U.N. report labels climate crisis a ‘Code Red for humanity’
It’s a “Code Red for humanity.”
Those stark terms sum up the findings of a landmark climate report from the United Nations. Its Intergovernmental Panel on Climate Change issued its most dire report yet on Aug. 8.
The researchers and scientists say that humans have damaged our planet almost irreversibly.
Outlining a deepening climate emergency, the U.N.’s climate panel warns that limiting global warming to close to 1.5 degrees Celsius or even 2 degrees Celsius above pre-industrial levels “will be beyond reach” in the next two decades without immediate, rapid and large-scale reductions in greenhouse gas emissions.
U.N. Secretary-General António Guterres called the report as “a code red for humanity.” “The alarm bells are deafening,” he said, “and the evidence is irrefutable: greenhouse gas emissions from fossil fuel burning and deforestation are choking our planet and putting billions of people at immediate risk.”
Warnings not new
And it’s not just about global warming. As temperatures rise, the report notes, the weather is becoming more extreme. Climate change is bringing more intense rainfall and flooding. Drought is becoming more intense in many regions. Melting ice caps and rising sea levels will accelerate throughout 21st the century.
None of this is a surprise to the Rev. Jim Antal. The author and special advisor on climate justice to the UCC general minister and president has been issuing a clarion call in this climate emergency for decades. Creation justice has been a focus of the former Massachusetts Conference minister and president’s ministry since the first Earth Day in 1970.
“On Monday, the world awoke to the shocking news from the United Nations IPCC climate report,” Antal said. “Virtually all media outlets throughout the world responded with comprehensive coverage – as if they were hearing these terrifying near-term predictions for the first time. They weren’t.”
Climate scientists have been sounding the alarm for decades, he said, noting that “what prompted people to pay attention were their direct experiences of unprecedented heat waves, mega-drought conditions, a city getting a year’s worth of rain in a day, and another year of the worst wildfires in recorded history.”
‘Tipping points’ near
As of the week the report was released, 200 people had died as a result of record-shattering hot weather in the Pacific Northwest, with another 200 million people in the United States under some sort of heat advisory. The Dixie wildfire is now the second-largest in California history, charring some 515,945 acres. Fires are burning in Greece and Turkey. Flash floods in Northern Turkey have killed 27 with many more people missing.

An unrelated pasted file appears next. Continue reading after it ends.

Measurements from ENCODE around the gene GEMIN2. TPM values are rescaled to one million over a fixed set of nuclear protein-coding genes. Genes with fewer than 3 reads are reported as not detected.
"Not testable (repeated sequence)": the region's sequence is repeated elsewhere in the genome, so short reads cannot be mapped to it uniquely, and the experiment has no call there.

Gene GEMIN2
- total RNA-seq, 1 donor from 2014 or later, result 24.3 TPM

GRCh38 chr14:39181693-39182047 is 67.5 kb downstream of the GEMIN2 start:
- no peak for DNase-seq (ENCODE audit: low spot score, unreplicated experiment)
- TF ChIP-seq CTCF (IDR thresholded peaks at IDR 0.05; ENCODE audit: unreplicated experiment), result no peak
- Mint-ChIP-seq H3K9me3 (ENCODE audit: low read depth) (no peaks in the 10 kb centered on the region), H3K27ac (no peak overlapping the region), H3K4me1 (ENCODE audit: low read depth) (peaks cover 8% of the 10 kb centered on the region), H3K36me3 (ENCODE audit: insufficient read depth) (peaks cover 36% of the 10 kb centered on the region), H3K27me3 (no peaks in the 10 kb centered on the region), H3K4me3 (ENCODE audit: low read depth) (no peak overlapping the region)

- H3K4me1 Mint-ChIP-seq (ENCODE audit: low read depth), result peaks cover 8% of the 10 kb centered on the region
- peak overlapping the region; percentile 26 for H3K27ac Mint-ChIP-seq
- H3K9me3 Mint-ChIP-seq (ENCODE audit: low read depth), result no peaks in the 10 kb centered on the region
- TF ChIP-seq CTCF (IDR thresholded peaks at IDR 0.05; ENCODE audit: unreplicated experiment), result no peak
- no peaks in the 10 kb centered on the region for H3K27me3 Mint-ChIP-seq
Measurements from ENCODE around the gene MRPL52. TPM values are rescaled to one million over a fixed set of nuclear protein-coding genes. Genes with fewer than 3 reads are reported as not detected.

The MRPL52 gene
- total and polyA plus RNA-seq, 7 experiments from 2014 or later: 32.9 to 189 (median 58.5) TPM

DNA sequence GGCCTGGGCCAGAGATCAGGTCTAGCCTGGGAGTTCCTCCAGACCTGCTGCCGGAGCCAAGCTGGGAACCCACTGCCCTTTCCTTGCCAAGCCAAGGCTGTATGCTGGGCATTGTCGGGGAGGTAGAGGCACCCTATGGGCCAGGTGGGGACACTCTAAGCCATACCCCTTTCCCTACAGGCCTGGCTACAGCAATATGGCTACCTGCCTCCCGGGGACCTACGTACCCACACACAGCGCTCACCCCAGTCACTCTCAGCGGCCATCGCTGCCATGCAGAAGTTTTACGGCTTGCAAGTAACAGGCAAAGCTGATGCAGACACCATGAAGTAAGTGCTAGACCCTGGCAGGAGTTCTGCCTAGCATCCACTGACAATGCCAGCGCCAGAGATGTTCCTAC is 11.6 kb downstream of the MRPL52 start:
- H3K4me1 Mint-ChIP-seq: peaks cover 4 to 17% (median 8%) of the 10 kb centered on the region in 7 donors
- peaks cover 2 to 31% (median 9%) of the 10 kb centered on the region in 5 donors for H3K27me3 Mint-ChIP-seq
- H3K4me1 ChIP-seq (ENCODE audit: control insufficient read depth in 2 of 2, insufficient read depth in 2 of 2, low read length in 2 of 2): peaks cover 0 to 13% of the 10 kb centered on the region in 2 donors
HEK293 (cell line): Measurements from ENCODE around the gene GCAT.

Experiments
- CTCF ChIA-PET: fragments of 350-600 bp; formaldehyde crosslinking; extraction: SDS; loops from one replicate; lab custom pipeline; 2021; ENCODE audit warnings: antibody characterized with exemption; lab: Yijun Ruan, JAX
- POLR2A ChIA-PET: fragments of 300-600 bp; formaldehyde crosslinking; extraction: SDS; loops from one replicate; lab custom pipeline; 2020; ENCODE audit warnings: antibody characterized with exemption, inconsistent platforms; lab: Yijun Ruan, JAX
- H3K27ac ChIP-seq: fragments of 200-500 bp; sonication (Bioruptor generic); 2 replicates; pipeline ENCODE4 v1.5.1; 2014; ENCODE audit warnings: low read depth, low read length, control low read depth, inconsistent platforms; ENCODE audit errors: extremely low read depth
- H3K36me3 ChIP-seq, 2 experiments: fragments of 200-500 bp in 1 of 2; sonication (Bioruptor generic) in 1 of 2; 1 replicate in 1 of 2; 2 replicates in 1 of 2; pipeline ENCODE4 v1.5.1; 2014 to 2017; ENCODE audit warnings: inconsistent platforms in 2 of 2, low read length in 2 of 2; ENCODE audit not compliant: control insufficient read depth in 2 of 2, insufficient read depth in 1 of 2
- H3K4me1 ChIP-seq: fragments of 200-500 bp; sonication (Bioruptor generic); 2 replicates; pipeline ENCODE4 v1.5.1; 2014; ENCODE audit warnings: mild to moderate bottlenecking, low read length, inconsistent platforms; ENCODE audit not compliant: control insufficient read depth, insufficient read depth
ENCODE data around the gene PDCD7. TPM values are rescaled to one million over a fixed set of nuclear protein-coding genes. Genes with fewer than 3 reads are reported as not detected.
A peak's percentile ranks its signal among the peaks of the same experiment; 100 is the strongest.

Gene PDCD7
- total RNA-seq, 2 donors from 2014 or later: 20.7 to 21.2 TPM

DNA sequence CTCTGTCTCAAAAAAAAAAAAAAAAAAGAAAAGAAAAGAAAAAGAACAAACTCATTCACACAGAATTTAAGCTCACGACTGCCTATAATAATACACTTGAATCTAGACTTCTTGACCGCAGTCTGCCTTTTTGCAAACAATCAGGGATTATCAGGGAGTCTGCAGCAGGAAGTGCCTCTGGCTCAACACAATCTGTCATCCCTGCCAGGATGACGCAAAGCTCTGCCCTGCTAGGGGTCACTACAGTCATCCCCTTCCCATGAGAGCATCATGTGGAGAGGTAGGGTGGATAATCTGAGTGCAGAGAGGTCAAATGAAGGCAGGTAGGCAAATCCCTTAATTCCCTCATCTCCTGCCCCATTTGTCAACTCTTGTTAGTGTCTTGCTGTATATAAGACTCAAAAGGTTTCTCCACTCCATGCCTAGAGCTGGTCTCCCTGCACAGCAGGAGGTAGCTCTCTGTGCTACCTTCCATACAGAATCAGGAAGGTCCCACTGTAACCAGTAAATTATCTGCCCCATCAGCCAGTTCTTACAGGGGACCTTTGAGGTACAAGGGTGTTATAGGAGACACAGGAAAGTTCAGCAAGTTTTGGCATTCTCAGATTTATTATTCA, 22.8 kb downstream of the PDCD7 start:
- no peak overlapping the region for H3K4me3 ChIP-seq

“The U.N. report makes clear that we will look back at the arresting, explosive conditions of 2021 as part of the coolest year our children and grandchildren will ever experience,” Antal said. “That’s because we are now on verge of triggering numerous tipping points that will intensify our calamity.”
The “tipping points” he pointed to include the shutdown of Gulf Stream circulation, the meltdown of the West Antarctic and Greenland ice sheets, and the devastation of the Amazon rainforest.
Grief: a necessary phase
“If all of this weighs you down with grief, you’re not alone,” Antal said. “Grief is a universal response to the loss of something or someone we love. But it doesn’t have to paralyze you. When we grieve in community with others, when we allow ourselves to be vulnerable, healing and recovery can follow.
“In my book, Climate Church, Climate World, I put it this way:
“Only by fully grieving all that we have lost can we fully enter into the new tomorrow that God is preparing. We have so much to mourn: personal grief over loved ones lost and homes destroyed; ubiquitous grief over the long emergency that has strait-jacketed our lives; and anticipatory grief over the catastrophe that we are handing over to our children…. We need to acknowledge our grief over the ongoing ruination of Creation. Only by doing so can we be receptive to a message of hope.”
Action as hope
Antal said it’s time for the church to embrace what for many people amounts to a new understanding of hope.
“Rebecca Solnit reminds us that when we hope, we give ourselves to the future — and that commitment to the future is what makes the present inhabitable. Something else she says about hope is this: hope is the ax you use to break the door down in the face of emergency. Greta Thunberg – known throughout the world – regards hope as engagement. Joanna Macy has an exceptional book titled Active Hope.
“The work of the church in response to the climate emergency is to create a wave of committed activists who express their faithfulness to God by using all their God-given abilities, gifts, assets and connections to protect God’s great gift of creation. This is the vocation of our generation. God is calling each of us to fully live into a future, not defiled by despair, but energized by engagement.”
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